• More: they got away with this because they were not using variables accessed via the static link (global to the function, local to its parent). I tried to explain this to the lead developer and he wasn't interested: "It just works so why should I care?" The project failed. Am I surprised? – PhilipM May 23 '18 at 7:37

I'd like to quote something from the BDFL (Guido van Rossum):

This is because nested function definitions don't have access to the local variables of the surrounding block -- only to the globals of the containing module. This is done so that lookup of globals doesn't have to walk a chain of dictionaries -- as in C, there are just two nested scopes: locals and globals (and beyond this, built-ins). Therefore, nested functions have only a limited use. This was a deliberate decision, based upon experience with languages allowing arbitraries nesting such as Pascal and both Algols -- code with too many nested scopes is about as readable as code with too many GOTOs.

Emphasis is mine.

I believe he was referring to nested scope in Python (and as David points out in the comments, this was from 1993, and Python does support fully nested functions now) -- but I think the statement still applies.

The other part of it could have been closures.

If you have a function like this C-like code:

(*int()) foo() {
    int x = 5;
    int bar() {
        x = x + 1;
        return x;
    return &bar;

If you use bar in a callback of some sort, what happens with x? This is well-defined in many newer, higher-level languages, but AFAIK there's no well-defined way to track that x in C -- does bar return 6 every time, or do successive calls to bar return incrementing values? That could have potentially added a whole new layer of complication to C's relatively simple definition.

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    Presumably, if you were using bar as a callback, you would be using the address of a local variable (bar) after the function containing it has returned. This, as would be true if bar were an int (say), should be undefined. – des4maisons Aug 28 '09 at 17:00
  • But most languages with first-order functions (Python and Lua for instance) do define this behavior in classic closure style -- bar would return 5,6,7,... Nested functions almost require functions to be first-order values. – Mark Rushakoff Aug 28 '09 at 17:05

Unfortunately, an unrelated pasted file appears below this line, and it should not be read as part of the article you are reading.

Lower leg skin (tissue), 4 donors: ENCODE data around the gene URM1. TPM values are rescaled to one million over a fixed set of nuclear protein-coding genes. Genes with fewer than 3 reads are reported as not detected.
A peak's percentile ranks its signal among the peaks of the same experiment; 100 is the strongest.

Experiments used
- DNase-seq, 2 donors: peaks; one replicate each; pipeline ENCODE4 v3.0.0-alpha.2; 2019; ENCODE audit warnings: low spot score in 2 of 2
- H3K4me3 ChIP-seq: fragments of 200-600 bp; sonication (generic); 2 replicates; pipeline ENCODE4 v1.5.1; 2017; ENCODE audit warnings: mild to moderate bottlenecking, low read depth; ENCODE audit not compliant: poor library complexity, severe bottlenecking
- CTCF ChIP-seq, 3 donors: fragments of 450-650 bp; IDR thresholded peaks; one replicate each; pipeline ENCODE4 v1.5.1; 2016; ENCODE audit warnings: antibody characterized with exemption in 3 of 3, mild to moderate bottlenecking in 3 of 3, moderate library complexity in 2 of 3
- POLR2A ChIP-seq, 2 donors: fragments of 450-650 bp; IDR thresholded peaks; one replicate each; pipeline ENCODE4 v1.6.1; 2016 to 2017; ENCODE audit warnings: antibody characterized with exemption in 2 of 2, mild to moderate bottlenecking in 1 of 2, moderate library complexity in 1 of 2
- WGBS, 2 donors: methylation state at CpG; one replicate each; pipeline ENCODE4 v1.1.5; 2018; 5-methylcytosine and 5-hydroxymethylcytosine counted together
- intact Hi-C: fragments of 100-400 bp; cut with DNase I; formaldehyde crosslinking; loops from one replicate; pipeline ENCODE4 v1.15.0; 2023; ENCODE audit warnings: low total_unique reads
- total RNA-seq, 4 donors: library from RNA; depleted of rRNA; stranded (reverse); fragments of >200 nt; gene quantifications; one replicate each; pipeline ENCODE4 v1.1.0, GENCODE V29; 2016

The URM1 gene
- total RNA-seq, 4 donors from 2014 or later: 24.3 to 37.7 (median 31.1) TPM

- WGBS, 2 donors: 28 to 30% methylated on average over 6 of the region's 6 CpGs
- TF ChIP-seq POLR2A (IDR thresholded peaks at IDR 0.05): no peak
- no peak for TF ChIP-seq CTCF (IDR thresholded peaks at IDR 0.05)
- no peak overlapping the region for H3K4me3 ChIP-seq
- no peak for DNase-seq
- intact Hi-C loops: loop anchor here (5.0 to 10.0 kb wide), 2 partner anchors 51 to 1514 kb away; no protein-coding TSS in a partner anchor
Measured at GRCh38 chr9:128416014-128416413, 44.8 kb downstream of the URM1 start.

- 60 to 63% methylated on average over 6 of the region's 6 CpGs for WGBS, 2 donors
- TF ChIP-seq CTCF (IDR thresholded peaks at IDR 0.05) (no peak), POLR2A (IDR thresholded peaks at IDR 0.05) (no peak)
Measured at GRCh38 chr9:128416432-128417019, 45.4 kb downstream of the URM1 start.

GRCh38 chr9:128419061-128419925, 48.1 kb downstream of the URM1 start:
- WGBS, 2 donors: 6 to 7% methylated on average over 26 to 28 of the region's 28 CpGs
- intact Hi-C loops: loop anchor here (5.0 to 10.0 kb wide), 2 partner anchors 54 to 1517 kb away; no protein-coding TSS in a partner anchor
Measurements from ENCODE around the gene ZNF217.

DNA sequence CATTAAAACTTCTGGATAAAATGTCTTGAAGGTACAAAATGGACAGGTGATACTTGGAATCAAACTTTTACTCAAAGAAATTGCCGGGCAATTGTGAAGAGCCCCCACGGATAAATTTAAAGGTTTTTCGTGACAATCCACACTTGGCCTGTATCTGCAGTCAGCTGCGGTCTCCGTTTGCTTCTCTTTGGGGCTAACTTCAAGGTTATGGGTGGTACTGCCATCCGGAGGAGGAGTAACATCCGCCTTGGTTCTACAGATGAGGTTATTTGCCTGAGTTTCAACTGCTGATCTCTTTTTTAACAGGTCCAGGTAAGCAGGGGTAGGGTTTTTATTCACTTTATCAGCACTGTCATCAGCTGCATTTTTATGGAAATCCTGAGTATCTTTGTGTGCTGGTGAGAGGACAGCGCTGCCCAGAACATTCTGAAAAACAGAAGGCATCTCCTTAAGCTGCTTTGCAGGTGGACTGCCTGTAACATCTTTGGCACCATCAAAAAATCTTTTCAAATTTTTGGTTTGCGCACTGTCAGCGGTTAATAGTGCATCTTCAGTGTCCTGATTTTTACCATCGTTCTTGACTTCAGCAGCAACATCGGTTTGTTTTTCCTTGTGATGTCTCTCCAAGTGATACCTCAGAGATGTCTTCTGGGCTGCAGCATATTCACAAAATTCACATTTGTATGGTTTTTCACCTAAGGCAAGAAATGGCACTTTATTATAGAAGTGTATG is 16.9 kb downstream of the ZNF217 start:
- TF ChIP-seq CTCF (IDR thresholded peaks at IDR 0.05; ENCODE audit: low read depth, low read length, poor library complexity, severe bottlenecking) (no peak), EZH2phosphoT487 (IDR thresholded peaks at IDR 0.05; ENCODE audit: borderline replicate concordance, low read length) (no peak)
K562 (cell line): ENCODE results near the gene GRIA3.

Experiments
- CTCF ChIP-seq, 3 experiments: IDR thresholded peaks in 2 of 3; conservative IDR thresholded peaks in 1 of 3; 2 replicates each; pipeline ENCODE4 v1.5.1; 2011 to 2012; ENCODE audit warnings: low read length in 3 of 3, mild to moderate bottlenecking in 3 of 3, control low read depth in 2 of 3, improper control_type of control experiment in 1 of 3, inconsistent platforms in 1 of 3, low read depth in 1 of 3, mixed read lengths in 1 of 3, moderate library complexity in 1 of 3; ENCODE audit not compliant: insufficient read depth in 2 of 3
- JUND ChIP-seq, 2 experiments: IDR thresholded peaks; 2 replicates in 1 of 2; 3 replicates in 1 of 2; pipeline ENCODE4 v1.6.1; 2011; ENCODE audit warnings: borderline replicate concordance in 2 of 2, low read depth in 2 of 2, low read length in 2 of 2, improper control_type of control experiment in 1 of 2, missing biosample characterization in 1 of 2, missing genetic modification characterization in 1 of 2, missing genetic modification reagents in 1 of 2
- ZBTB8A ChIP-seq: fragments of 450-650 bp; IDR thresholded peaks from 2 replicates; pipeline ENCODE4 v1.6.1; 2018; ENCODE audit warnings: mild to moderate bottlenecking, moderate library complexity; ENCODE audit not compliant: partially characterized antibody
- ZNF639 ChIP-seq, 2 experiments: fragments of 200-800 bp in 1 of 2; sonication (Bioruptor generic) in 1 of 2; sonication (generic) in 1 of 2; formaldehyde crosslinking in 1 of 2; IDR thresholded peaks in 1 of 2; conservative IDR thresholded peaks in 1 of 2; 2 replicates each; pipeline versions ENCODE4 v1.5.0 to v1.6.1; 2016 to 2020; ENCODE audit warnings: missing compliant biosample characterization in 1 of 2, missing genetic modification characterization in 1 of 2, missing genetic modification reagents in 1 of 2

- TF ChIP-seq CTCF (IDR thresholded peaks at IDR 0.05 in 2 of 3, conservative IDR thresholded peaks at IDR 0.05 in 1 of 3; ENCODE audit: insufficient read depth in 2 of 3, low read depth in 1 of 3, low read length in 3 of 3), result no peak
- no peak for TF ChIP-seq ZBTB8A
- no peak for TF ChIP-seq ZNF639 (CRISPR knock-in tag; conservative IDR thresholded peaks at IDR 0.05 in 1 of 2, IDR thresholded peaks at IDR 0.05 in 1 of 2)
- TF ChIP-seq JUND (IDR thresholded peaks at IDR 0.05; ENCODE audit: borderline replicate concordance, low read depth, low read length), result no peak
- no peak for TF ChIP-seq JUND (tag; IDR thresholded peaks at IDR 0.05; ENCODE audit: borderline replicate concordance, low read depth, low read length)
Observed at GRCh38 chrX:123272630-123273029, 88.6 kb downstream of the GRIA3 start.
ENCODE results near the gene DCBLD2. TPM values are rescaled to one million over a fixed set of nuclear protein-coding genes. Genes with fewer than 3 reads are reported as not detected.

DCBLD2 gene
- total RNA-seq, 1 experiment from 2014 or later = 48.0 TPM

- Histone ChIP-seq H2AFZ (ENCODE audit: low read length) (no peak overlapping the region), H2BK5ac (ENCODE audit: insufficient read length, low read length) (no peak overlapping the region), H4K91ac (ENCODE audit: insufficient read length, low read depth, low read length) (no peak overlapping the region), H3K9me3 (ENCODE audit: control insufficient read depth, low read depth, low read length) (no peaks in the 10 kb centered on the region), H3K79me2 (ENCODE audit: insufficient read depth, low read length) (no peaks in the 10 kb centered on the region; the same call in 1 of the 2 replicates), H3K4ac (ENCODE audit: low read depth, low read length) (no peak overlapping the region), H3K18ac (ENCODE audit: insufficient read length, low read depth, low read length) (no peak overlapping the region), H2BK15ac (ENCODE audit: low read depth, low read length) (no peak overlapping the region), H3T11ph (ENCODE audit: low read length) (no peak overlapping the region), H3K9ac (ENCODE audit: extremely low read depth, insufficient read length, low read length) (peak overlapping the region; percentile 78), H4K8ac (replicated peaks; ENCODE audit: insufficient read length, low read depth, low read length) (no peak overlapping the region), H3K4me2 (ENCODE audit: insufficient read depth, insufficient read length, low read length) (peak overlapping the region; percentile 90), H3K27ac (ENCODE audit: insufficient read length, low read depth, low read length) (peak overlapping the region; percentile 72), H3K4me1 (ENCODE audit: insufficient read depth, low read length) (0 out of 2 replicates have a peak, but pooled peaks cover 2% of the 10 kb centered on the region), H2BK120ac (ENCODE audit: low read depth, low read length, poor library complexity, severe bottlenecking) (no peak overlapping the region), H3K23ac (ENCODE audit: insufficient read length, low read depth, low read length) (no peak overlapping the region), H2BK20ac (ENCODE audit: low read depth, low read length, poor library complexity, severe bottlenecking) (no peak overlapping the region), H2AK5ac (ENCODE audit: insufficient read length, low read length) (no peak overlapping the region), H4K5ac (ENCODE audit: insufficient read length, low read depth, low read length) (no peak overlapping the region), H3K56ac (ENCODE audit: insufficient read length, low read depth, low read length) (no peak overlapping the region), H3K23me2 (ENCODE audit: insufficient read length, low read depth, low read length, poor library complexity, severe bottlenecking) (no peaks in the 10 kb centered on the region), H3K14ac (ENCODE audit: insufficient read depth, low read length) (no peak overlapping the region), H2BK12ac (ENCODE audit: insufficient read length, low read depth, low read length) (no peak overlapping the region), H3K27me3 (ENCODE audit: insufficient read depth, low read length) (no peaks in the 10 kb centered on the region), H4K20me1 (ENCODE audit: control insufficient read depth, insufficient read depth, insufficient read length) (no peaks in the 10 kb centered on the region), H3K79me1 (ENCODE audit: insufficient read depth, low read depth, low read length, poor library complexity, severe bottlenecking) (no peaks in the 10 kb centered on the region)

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    That's true... hmm, I hadn't considered that. But C and Python do different things when returning "local" arrays as well (or Lists, in python). C will return you a pointer to stack memory which is no longer well defined; Python will return you a whole new List. So they are different paradigms, and I'm not sure they are comparable. – des4maisons Aug 28 '09 at 17:15
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    @Mark No they don't - Pascal has always supported them. – anon Aug 28 '09 at 17:18
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    I'd just like to point out that the quote in question is more than 10 years old: python.org/search/hypermail/python-1993/0343.html And Python fully supports nested functions AND nested scopes. – David Wolever Aug 28 '09 at 18:06

See C FAQ 20.24 and the GCC manual for potential problems:

If you try to call the nested function through its address after the containing function has exited, all hell will break loose. If you try to call it after a containing scope level has exited, and if it refers to some of the variables that are no longer in scope, you may be lucky, but it's not wise to take the risk. If, however, the nested function does not refer to anything that has gone out of scope, you should be safe.

This is not really more severe than some other problematic parts of the C standard, so I'd say the reasons are mostly historical (C99 isn't really that different from K&R C feature-wise).